Dear Miriam | Helping by Text Isn’t Much Help

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Dear Miriam,

I have a friend going through a very rough time. She wants to keep me updated on the situation, but she does so only through text messages. I frequently respond to her texts with, “Let me know when you can talk,” but then she stops texting as soon as I mention a phone call. When I call her, she lets it go to voicemail and never calls me back. There’s very little I can do to support her through such short and incomplete updates, so how can I get her to talk to me? 


Talk Don’t Text

Dear Talk,

It’s clear from your question that you’re a compassionate and devoted friend, and your friend is lucky to have you in her corner. I imagine that if you were having a rough time, you would appreciate and maybe even seek out opportunities to talk through your problems, and I hope you’d have lots of people in your life who were able to fulfill this need.

But the current situation is not yours, and your friend isn’t handling it as you would, so it’s time to reframe the situation from what you think she needs to what she’s communicating to you that she actually needs.

Your friend doesn’t want to talk about it. She shuts down whenever you ask her to talk about what’s going on. She’s not taking you up on your offers for a call, she’s not calling you back. Even if you are convinced from an objective mental health standpoint that talking to you would be the best way to offer and receive support, if she shuts down at the mere mention of a phone call, and, as a result, stops reaching out at all, then it’s simply not going to matter that you think she should talk about it.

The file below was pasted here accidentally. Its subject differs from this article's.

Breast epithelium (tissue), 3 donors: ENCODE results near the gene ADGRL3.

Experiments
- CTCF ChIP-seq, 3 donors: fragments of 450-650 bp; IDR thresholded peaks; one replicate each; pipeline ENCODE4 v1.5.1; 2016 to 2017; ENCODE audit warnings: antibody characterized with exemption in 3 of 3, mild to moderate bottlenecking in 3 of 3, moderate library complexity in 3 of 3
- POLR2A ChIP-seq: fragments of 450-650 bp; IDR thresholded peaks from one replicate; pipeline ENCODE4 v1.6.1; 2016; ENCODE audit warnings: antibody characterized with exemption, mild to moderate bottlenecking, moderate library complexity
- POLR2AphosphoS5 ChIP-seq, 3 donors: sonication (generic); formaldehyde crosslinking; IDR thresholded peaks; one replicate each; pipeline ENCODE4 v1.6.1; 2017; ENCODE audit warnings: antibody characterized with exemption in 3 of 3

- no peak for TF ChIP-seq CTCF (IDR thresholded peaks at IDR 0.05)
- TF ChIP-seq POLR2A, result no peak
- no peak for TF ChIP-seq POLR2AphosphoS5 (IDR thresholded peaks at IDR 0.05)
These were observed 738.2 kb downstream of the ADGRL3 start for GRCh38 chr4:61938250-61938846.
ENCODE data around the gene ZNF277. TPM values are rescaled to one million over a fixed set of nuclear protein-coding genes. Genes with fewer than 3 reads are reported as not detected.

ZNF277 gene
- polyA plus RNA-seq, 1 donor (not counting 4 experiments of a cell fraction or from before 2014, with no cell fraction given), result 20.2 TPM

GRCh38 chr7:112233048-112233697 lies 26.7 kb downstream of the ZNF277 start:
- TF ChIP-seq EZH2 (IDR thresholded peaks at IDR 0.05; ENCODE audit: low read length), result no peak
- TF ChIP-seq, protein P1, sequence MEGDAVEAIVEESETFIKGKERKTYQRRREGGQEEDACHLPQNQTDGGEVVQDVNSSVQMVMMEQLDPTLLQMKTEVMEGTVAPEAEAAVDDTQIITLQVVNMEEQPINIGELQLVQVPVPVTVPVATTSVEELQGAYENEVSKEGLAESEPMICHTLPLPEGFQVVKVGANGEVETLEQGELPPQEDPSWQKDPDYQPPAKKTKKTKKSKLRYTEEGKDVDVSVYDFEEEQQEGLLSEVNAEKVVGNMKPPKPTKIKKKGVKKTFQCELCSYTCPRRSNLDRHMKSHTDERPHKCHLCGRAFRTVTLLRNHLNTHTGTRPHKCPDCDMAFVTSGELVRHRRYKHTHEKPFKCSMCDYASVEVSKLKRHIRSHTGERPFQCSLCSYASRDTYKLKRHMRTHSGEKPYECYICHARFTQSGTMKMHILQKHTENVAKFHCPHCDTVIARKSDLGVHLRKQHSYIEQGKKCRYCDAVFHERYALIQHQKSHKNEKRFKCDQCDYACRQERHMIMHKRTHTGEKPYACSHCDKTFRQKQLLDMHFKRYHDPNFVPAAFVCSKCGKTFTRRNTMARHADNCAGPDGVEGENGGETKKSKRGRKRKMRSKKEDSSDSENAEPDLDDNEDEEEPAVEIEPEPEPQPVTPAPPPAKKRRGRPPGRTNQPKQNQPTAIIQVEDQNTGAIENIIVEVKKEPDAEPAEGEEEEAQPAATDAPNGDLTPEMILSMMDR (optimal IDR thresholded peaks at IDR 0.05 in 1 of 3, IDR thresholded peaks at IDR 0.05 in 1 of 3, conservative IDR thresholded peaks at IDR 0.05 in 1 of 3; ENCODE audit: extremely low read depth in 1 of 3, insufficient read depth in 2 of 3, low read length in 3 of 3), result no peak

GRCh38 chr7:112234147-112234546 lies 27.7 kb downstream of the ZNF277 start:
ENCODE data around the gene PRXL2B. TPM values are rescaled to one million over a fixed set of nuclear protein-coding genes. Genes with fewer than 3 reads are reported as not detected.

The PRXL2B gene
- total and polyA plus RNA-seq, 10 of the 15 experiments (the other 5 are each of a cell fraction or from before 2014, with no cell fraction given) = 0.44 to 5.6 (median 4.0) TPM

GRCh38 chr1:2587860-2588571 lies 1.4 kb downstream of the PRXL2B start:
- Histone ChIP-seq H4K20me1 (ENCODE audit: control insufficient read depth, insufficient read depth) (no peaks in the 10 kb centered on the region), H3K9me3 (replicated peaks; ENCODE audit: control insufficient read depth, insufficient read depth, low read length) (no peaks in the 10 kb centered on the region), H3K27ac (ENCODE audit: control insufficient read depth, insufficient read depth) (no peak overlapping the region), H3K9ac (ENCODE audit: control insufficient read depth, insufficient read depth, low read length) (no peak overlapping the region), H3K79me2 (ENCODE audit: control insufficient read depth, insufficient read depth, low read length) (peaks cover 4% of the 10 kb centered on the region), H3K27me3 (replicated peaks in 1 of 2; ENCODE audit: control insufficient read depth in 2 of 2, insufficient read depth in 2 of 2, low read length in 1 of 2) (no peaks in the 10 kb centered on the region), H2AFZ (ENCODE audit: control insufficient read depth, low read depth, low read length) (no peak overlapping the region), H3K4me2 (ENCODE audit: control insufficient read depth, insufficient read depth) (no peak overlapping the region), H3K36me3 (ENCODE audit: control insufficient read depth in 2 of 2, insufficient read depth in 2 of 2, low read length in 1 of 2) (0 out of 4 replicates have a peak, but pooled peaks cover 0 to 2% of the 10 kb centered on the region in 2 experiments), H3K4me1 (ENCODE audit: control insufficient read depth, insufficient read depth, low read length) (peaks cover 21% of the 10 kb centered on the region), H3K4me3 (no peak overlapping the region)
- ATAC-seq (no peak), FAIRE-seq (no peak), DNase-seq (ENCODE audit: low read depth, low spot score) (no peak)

There are lots of potential reasons for her to be avoiding phone calls. Maybe she’s unable to have enough privacy to make or receive a call. Maybe voicing the situation out loud causes her an uncomfortable outpouring of emotion that makes her feel too vulnerable to proceed. Maybe she’s talking to other people, but not to you.

Of course, maybe you would understand the reasons if she would just talk to you, but since she’s not, you need to find other ways to be supportive anyway. The support is what matters, not the medium.

So text her. Text her even when she’s not texting you. “Thinking about you,” “just checking in” or even just “hi,” could do a lot for her to know you’re there for her on her terms. If she texts you an update, write back to say, “Thanks for letting me know,” “that sounds hard,” or, “here for you.”

You’re not going to solve her problems via text, but you’re probably not going to do that over the phone either. Make sure she knows you’re at the other end of those messages and that you’re available for what she needs. That’s worth a lot more than a phone call.

One more thing, though, is that if her updates, in any format, get to be too much for you, make sure you are taking care of yourself and managing your own stress caused by receiving potentially difficult news. Find your own people to talk to about how the situation is impacting you. Take your time responding to her texts unless there’s a true emergency. Wait and read all her messages in batches at one time of day instead of multiple times throughout the day. Tell her if you ever need a break from her updates, and then take that need seriously.

You’re a good friend, but your friend’s wellbeing can’t rest wholly on your shoulders, or in your messages.

Be well,



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